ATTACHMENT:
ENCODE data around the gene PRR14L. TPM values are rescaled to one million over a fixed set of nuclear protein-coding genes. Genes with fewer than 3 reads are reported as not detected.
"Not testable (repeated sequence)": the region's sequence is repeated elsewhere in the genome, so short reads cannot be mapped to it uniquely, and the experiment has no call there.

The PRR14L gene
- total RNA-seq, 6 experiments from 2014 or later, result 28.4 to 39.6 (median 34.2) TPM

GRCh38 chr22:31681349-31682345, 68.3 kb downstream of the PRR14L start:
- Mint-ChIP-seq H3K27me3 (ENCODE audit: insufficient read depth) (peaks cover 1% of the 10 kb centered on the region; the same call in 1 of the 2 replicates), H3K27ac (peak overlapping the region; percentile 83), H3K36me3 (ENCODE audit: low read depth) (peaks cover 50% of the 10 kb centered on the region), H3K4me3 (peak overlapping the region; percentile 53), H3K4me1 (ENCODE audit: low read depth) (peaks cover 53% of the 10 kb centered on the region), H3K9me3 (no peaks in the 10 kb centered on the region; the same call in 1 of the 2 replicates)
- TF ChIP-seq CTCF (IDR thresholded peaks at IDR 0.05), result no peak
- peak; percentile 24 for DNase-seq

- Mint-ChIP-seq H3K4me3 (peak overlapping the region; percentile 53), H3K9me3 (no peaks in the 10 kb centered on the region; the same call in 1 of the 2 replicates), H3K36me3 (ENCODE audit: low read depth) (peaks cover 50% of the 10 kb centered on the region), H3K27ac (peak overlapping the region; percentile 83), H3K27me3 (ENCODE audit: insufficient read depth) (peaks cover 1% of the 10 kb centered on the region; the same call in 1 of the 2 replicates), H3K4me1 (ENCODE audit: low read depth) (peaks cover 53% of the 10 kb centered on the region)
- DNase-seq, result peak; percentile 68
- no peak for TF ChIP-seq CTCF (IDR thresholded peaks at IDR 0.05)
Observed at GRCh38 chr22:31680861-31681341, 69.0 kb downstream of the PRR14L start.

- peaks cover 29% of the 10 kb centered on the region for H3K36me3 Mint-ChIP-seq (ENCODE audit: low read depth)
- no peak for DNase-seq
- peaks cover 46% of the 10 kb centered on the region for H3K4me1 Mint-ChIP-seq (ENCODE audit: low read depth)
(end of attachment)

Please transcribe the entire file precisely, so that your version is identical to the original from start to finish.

ENCODE data around the gene PRR14L. TPM values are rescaled to one million over a fixed set of nuclear protein-coding genes. Genes with fewer than 3 reads are reported as not detected.
"Not testable (repeated sequence)": the region's sequence is repeated elsewhere in the genome, so short reads cannot be mapped to it uniquely, and the experiment has no call there.

The PRR14L gene
- total RNA-seq, 6 experiments from 2014 or later, result 28.4 to 39.6 (median 34.2) TPM

GRCh38 chr22:31681349-31682345, 68.3 kb downstream of the PRR14L start:
- Mint-ChIP-seq H3K27me3 (ENCODE audit: insufficient read depth) (peaks cover 1% of the 10 kb centered on the region; the same call in 1 of the 2 replicates), H3K27ac (peak overlapping the region; percentile 83), H3K36me3 (ENCODE audit: low read depth) (peaks cover 50% of the 10 kb centered on the region), H3K4me3 (peak overlapping the region; percentile 53), H3K4me1 (ENCODE audit: low read depth) (peaks cover 53% of the 10 kb centered on the region), H3K9me3 (no peaks in the 10 kb centered on the region; the same call in 1 of the 2 replicates)
- TF ChIP-seq CTCF (IDR thresholded peaks at IDR 0.05), result no peak
- peak; percentile 24 for DNase-seq

- Mint-ChIP-seq H3K4me3 (peak overlapping the region; percentile 53), H3K9me3 (no peaks in the 10 kb centered on the region; the same call in 1 of the 2 replicates), H3K36me3 (ENCODE audit: low read depth) (peaks cover 50% of the 10 kb centered on the region), H3K27ac (peak overlapping the region; percentile 83), H3K27me3 (ENCODE audit: insufficient read depth) (peaks cover 1% of the 10 kb centered on the region; the same call in 1 of the 2 replicates), H3K4me1 (ENCODE audit: low read depth) (peaks cover 53% of the 10 kb centered on the region)
- DNase-seq, result peak; percentile 68
- no peak for TF ChIP-seq CTCF (IDR thresholded peaks at IDR 0.05)
Observed at GRCh38 chr22:31680861-31681341, 69.0 kb downstream of the PRR14L start.

- peaks cover 29% of the 10 kb centered on the region for H3K36me3 Mint-ChIP-seq (ENCODE audit: low read depth)
- no peak for DNase-seq
- peaks cover 46% of the 10 kb centered on the region for H3K4me1 Mint-ChIP-seq (ENCODE audit: low read depth)